Dir. Alex de la Iglesia, Spain/UK/France, 2008, 110 mins.
Serving up archaic symbols, sinister cloaked figures, philosophical asides and murder most foul, Alex de la Iglesia's The Oxford Murders promises a heady blend of maths and murder. But despite able direction, an intense, unsettling score and some competent acting, this screen adaptation of the best-selling novel by Argentinian mathematician and writer Guillermo Martinez adds up to less than the sum of its parts.
A surprisingly cerebral departure for the normally visceral de la Iglesia, the picture has been a box-office hit in his native Spain, grossing a healthy $12 million in six weeks. There, de la Iglesia's name is enough to draw crowds, and Spanish critics gave the cult director warm, if not glowing, reviews. Elsewhere, the film will have to stand on its own scant merits. Set for French and UK release (end-March and late April respectively) and being sold internationally by THINKFilm, this will be marketed on the star power of John Hurt and Elijah Wood, coupled with some pretty Oxford locations in a Dan Brown knockoff.
Mid-level success in Latin markets, where the novel has sold well (particularly in Argentina) seems assured, although this somewhat humourless maths talkfest may find it hard to pack a multiplex and ultimately perform best in ancillary, particularly DVD.
Not exactly playing to his Frodo fans, Wood plays Martin, an earnest young American maths whiz who arrives in a picturesque Oxford for a research posting. He's eager for the brilliant but taciturn logician Professor Arthur Seldom (Hurt) to supervise his work but an initial encounter leaves Martin publicly humiliated.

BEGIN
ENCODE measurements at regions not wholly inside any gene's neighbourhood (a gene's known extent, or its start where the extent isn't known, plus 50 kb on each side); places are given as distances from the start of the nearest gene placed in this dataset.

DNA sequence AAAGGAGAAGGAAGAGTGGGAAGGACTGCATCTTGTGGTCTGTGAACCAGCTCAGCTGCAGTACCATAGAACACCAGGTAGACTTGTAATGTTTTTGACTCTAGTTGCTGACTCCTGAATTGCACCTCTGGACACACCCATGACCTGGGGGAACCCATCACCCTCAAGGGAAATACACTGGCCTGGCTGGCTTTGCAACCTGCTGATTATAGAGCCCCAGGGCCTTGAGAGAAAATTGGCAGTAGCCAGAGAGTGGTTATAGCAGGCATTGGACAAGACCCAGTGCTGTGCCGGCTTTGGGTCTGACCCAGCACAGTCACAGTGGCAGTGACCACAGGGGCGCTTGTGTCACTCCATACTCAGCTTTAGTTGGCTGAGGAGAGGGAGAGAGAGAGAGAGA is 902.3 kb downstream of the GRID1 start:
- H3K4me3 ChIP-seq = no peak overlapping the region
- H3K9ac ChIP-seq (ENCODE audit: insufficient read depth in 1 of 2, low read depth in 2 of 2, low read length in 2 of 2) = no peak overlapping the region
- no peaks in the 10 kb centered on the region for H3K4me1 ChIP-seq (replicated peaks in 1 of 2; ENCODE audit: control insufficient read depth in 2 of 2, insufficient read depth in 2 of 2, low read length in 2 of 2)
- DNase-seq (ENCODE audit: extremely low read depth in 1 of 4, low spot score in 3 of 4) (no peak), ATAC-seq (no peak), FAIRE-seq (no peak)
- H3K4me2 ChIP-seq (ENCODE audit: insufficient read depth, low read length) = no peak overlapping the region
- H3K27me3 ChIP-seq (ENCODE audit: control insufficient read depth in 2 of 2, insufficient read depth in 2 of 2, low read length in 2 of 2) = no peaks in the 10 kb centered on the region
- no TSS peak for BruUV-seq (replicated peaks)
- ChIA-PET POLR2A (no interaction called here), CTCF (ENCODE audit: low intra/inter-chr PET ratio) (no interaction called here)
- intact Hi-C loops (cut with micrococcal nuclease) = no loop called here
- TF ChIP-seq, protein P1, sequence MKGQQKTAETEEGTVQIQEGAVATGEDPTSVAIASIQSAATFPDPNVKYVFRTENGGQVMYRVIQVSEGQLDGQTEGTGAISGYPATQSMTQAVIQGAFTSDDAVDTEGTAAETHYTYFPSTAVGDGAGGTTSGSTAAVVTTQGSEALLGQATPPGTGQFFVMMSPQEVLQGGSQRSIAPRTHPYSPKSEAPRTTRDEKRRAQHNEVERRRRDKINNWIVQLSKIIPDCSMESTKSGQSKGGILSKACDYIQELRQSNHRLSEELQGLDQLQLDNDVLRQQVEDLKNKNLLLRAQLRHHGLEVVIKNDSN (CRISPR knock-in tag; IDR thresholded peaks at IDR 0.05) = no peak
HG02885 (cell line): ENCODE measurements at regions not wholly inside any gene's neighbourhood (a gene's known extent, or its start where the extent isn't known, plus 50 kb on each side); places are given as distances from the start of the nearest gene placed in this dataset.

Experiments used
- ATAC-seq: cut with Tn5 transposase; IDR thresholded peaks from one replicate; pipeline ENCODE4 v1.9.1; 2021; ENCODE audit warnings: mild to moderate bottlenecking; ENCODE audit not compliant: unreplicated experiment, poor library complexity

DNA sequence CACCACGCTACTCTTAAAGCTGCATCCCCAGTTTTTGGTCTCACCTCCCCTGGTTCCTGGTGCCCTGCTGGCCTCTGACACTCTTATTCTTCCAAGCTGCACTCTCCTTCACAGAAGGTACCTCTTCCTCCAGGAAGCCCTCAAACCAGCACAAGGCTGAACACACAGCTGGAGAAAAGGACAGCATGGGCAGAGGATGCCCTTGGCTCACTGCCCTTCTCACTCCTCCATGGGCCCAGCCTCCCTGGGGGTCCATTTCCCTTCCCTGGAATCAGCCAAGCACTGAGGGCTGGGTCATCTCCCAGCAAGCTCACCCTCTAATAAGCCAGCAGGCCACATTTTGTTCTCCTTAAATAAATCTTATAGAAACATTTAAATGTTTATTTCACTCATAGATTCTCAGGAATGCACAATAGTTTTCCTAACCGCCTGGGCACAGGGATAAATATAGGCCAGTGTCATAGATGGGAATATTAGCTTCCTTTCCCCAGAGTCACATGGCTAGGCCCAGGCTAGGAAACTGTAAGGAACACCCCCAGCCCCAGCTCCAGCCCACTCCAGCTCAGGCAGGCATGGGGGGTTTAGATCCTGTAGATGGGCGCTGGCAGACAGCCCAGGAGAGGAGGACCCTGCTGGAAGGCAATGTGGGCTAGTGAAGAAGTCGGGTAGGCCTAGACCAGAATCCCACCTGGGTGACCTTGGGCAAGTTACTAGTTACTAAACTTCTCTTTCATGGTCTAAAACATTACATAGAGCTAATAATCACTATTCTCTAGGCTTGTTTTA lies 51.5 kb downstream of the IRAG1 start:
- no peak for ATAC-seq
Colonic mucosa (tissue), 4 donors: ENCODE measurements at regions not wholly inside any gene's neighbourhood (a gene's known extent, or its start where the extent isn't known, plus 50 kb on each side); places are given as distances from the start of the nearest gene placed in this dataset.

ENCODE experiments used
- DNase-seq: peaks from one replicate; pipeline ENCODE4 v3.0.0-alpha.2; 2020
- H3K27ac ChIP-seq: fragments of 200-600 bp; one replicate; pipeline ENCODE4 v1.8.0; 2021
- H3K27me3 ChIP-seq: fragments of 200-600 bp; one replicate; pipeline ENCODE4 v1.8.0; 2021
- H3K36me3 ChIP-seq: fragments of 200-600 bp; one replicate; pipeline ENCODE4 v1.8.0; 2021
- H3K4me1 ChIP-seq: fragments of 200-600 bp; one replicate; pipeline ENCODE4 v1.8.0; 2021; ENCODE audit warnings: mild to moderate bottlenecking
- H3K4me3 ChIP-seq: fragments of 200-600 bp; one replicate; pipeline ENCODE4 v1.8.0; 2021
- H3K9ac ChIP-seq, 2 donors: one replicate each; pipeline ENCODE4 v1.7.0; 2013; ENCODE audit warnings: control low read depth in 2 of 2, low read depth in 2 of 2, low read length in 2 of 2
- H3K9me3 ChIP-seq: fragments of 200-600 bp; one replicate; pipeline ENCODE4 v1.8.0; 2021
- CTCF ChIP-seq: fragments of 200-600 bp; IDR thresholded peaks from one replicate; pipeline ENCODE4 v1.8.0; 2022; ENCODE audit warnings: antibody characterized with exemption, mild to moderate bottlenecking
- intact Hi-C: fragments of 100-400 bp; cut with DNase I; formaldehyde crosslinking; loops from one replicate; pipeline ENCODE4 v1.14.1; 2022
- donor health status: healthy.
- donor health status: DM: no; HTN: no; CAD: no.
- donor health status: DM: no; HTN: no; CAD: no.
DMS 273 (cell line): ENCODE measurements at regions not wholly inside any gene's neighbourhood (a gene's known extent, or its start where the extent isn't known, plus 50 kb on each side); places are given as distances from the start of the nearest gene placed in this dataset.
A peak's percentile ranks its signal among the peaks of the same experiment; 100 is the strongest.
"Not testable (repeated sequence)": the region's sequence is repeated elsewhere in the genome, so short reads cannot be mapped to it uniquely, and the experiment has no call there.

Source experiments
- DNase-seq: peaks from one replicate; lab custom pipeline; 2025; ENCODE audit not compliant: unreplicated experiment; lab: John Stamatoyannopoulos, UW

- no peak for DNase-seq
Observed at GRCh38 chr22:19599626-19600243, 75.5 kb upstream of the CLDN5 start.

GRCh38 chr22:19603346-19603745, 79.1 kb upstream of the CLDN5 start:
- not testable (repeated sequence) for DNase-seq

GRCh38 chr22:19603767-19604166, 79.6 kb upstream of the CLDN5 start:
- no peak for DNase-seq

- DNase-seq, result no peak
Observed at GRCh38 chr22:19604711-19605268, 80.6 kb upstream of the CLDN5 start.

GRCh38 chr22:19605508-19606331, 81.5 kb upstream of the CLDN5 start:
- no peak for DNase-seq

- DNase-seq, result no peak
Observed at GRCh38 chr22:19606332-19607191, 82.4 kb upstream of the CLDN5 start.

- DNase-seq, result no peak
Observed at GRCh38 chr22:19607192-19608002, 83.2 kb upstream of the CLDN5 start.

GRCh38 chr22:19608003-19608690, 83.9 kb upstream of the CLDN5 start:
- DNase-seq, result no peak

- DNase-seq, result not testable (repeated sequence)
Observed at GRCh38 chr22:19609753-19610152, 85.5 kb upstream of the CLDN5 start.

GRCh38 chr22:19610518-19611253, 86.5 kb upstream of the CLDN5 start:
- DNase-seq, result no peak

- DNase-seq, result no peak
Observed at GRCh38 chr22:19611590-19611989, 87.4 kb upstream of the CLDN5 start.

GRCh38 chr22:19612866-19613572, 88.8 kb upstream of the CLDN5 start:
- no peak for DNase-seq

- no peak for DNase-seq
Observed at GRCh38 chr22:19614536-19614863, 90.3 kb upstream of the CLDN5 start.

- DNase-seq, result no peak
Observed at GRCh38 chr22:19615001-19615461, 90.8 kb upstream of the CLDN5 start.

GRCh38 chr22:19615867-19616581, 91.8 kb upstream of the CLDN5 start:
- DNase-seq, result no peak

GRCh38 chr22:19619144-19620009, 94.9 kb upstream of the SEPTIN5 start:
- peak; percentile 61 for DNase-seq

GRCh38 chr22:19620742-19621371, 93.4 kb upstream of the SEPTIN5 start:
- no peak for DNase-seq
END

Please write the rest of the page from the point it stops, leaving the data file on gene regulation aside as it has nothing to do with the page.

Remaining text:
Soon afterwards - and by apparent coincidence - both stumble across the body of the student's murdered landlady. A note and mathematical symbol left by the killer suggest the woman's murder is the first in a series. The mismatched duo quickly realise that the serial killer can only be thwarted if they can crack the next symbol in the sequence. As they go about their business, Seldom lectures Martin and the audience on the basics of logical series, Heisenberg's Uncertainty Principle and Gödel's Incompleteness theorem. Lurking in the background is the murderer and, more worrying for the less mathematically inclined viewer, Wittgenstein's Finite Rule Paradox.
For light relief there's a comical, bumbling British cop (Carter), who seems happy to allow the unlikely pair lead the hunt for the killer; and for Martin's relief, sex, involving spaghetti, with mysterious nurse Lorna (Leonor Watling). Adding to the sexual frisson and list of suspects is the intense Beth (Julie Cox), the murdered landlady's daughter.
After an enjoyable start, and an accomplished tracking shot which introduces the leading players by sweeping through the streets of Oxford, the film begins to slow down under the weight of its shoal of red herrings. Philosophical discourse serves to hinder rather than advance the plot and the audience is left to passively watch as the great minds share their latest deductions. Some characters seem to exist merely to provide us with a list of potential suspects and dialogue is as cold and detached as a mathematic puzzle. Neither de la Iglesia nor scriptwriter Jorge Guerricaechevarria seem to have an ear for English-language dialogue and speech is so stilted it's surprising not to see Google Translator in the end credits.
Hurt is enjoyable as the scornful, puffed-up professor and a wide-eyed, worried-looking Wood conveys a beguiling mix of innocence and obsession. Perhaps de la Iglesia believes this winning combination is enough to instantly arouse the passions of both female leads but the viewer won't. And this is a crucial failing in a film where so much depends on the sexual energy Martin supposedly unleashes.
Ultimately though, despite references to Agatha Christie and Hitchcock, the film fails as a classic whodunnit. De la Iglesia may have ambitiously set out to explore the criminal mind, logic, and the nature of truth, but it all adds up to little more than murder by numbers.
La Fabrique 2
Alex de la Iglesia
based on the novel by Guillermo Martinez.